As bassist for Linkin Park, Dave “Phoenix” Farrell has traveled across the globe playing the biggest stages. But since the tragic death of vocalist Chester Bennington, Farrell has been able to decompress by tapping into other creative outlets, traveling for pleasure and working on some of his non-musical passions.
“I’ve kind of been all over the place,” Farrell said of his past year. “It’s like the saying, ‘A jack of all trades and a master of none.’ There’s a lot of things in my bio that I’m just mediocre at.”
Farrell launched the “Member Guest” podcast with two longtime friends in professional golfer Brendan Steele and Linkin Park videographer Mark Fiore. The show is a freewheeling conversation about the trio’s collective interests: golf, beer, music and having fun. Episodes feature famous friends. Farrell is a natural host with a keen sense of self-deprecating humor.
“We started the podcast more than anything just to give us an excuse to all hang out when we’re all at home at the same time,” Farrell said.
As far as travel, Farrell has found one of his favorite new getaways is the wine regions of Northern California, most recently exploring Napa Valley. He initially tried to get into wine culture a decade ago, but found that there was a steep learning curve.
“I can kinda get into a deep dive on things when I really get into something,” Farrell said. “I was so overwhelmed so fast, even just trying to learn Napa red wines as far as the different tastes and varietals.”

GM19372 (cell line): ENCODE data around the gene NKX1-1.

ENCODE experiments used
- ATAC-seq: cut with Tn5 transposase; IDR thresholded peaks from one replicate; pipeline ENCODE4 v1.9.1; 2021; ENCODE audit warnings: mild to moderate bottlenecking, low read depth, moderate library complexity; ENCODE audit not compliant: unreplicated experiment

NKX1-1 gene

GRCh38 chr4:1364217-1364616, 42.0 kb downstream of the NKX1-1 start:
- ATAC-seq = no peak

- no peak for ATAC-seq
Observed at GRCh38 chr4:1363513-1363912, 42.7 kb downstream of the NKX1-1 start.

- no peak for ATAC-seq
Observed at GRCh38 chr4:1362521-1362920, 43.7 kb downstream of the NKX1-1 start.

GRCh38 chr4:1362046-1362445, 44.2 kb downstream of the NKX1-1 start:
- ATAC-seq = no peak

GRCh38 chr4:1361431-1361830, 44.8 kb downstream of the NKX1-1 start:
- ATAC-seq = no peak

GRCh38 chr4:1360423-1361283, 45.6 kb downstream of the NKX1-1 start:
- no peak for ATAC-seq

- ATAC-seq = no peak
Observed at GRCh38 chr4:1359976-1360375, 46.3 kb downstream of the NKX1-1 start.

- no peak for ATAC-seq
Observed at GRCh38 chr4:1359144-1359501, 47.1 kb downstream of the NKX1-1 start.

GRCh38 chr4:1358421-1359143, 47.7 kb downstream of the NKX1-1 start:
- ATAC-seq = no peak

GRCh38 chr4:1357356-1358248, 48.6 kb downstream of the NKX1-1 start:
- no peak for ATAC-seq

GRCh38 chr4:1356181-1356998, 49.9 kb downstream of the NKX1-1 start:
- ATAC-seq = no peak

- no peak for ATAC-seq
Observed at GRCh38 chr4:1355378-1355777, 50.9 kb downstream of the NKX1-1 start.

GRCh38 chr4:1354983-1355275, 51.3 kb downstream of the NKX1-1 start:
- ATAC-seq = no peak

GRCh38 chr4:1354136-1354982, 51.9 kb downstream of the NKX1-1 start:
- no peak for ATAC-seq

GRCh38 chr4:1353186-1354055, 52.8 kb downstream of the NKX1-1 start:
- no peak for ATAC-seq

Originally a beer connoisseur, Farrell used some of his time on the road with Linkin Park to discover new craft beer from around the world, challenging the band’s longtime chef, Gray Rollin, to find the best local fare.
“I’m going to always end up landing somewhere in Germany, Prague, Eastern Europe—there’s a lot of solid beer coming from that region,” Farrell said.
Although Farrell has had the opportunity to see the world with Linkin Park, he hasn’t been able to experience a region’s culture as much as he’d like. The band usually chose to stay in a central city and fly to other cities for individual concerts.
“You learn the city that you’re parked in really well,” Farrell said. “I’ve spent so much time in Berlin I feel like I know it better than I know Los Angeles.”
While Linkin Park has taken breaks from touring before, Farrell and his bandmates have always known the breaks were temporary. That has made the last 18 months so uncertain.
“We’ve definitely had breaks over the past 20 years, times when we could be home,” Farrell said. “But in that process, my brain always had a little bit of a countdown to when the machine starts up again.”
The bassist has dealt with it by focusing on his family. He’s also toured with Mike Shinoda and started drumming lessons with his daughter.
In Bennington, Farrell remembers not only a talented vocalist and close friend, but someone committed to giving his best to scores of the band’s fans—especially when it came to youths.
“To be the focal point of a band as big as Linkin Park, it’s tough to feel like you’re always having to be ‘that person’ for everybody, but especially with kids, Chester was always excited and ready and open to being his warm, natural, energetic self,” he said, adding that Bennington was always warm and engaging to his own children.
The remaining members of Linkin Park have stayed quiet about about their future together. Farrell’s mindset is to respect the process and ensure what comes next is an organic choice. He definitely doesn’t want to “be retired,” but he doesn’t want to rush to a decision when it comes to the band.
“I don’t really know what we’re going to do, and how we’re going to do it,” Farrell said. “I know I still love music. I know I still love the five guys. The five of us still get together; we still hang out [and we] still love being around each other.”
Listen to Mike DeWald and Coco Sterzenbach speak with Farrell and chef Gray Rollin at the Rock’N Vino podcast.